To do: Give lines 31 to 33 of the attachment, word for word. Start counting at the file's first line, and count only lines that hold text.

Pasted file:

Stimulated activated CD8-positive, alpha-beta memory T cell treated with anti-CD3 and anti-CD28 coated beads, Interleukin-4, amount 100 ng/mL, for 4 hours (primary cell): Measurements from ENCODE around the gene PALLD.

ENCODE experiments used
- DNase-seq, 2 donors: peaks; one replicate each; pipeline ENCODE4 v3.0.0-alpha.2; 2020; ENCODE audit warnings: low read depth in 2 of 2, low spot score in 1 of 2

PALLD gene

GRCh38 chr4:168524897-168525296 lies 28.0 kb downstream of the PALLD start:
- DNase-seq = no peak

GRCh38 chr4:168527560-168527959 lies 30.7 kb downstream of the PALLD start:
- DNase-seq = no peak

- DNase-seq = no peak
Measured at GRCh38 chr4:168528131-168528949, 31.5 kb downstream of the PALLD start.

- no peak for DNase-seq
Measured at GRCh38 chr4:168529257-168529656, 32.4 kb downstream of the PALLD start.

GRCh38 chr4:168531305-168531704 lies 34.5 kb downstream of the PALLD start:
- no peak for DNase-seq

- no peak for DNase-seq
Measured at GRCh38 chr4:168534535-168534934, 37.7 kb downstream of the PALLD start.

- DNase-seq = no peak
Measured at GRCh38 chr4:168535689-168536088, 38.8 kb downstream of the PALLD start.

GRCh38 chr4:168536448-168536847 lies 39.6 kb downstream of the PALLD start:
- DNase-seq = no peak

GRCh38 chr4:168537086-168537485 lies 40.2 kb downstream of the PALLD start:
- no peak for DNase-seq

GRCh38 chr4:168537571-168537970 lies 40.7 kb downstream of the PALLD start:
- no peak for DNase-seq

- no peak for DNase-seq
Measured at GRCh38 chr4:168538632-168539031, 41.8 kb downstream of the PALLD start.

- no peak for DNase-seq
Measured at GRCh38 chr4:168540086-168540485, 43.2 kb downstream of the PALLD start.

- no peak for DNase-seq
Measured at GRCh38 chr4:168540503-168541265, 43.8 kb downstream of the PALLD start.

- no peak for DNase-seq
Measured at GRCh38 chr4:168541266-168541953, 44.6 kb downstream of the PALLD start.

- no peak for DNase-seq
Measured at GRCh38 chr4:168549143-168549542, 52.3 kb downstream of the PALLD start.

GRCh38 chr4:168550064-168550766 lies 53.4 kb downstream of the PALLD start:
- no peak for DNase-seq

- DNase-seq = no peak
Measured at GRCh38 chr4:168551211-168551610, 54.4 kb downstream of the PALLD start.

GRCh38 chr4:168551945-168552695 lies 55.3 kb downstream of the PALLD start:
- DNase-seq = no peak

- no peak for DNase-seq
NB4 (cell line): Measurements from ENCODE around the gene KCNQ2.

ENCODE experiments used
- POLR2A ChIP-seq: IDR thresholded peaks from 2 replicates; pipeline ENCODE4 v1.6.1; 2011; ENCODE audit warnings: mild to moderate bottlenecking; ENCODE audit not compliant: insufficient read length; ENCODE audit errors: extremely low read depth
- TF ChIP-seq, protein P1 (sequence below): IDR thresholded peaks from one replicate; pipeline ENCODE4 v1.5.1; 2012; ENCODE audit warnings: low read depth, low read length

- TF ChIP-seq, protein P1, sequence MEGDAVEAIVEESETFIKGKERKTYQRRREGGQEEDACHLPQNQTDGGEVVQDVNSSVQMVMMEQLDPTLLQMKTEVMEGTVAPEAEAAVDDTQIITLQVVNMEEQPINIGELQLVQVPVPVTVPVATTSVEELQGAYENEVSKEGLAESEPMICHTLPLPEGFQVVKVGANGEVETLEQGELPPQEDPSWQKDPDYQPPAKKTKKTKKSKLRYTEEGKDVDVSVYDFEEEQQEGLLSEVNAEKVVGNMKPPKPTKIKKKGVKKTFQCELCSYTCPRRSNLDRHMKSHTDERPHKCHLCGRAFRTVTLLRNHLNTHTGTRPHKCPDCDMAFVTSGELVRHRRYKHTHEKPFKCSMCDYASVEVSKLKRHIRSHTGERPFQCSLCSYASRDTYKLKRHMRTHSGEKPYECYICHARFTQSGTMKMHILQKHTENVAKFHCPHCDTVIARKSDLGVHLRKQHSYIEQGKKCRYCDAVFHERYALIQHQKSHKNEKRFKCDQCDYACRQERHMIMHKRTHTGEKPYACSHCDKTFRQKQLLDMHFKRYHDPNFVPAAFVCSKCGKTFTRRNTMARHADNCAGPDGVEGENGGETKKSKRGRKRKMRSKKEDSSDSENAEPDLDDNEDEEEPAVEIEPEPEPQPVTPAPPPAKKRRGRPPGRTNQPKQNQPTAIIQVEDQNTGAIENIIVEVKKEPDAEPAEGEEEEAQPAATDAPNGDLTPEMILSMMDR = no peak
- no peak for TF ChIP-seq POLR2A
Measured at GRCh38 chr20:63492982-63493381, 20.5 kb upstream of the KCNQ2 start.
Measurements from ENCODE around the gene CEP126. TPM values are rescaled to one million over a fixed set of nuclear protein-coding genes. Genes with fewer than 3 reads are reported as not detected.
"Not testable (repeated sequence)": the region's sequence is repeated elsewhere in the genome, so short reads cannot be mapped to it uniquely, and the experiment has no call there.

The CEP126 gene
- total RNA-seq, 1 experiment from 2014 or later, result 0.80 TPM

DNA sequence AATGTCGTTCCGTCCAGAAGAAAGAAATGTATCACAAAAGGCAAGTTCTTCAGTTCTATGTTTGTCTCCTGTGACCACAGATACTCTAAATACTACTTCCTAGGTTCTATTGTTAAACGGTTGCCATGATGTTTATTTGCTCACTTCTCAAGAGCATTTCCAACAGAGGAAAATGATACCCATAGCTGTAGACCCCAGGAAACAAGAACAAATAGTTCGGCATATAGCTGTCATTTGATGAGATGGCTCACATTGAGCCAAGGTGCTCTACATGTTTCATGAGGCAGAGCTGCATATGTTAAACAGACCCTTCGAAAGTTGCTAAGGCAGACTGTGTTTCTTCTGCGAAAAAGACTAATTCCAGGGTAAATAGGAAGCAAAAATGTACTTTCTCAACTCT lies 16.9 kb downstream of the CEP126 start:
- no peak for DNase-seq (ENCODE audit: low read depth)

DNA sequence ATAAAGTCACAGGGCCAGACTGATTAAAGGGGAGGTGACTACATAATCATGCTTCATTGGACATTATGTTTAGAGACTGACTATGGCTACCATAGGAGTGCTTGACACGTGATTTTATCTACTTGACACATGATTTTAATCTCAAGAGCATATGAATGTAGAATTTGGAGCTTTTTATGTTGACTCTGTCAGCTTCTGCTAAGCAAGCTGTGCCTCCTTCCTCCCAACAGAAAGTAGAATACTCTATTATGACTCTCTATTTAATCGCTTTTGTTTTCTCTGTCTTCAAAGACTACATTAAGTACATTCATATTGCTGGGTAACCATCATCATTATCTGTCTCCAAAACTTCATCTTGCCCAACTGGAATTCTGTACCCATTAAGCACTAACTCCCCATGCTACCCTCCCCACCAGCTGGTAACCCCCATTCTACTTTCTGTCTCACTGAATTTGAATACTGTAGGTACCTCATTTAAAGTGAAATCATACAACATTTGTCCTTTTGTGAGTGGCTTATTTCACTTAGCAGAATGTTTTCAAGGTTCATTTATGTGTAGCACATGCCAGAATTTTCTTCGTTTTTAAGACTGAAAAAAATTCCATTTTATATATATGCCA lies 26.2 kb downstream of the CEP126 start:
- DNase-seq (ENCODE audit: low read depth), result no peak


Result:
- no peak for DNase-seq
Measured at GRCh38 chr4:168541266-168541953, 44.6 kb downstream of the PALLD start.

- no peak for DNase-seq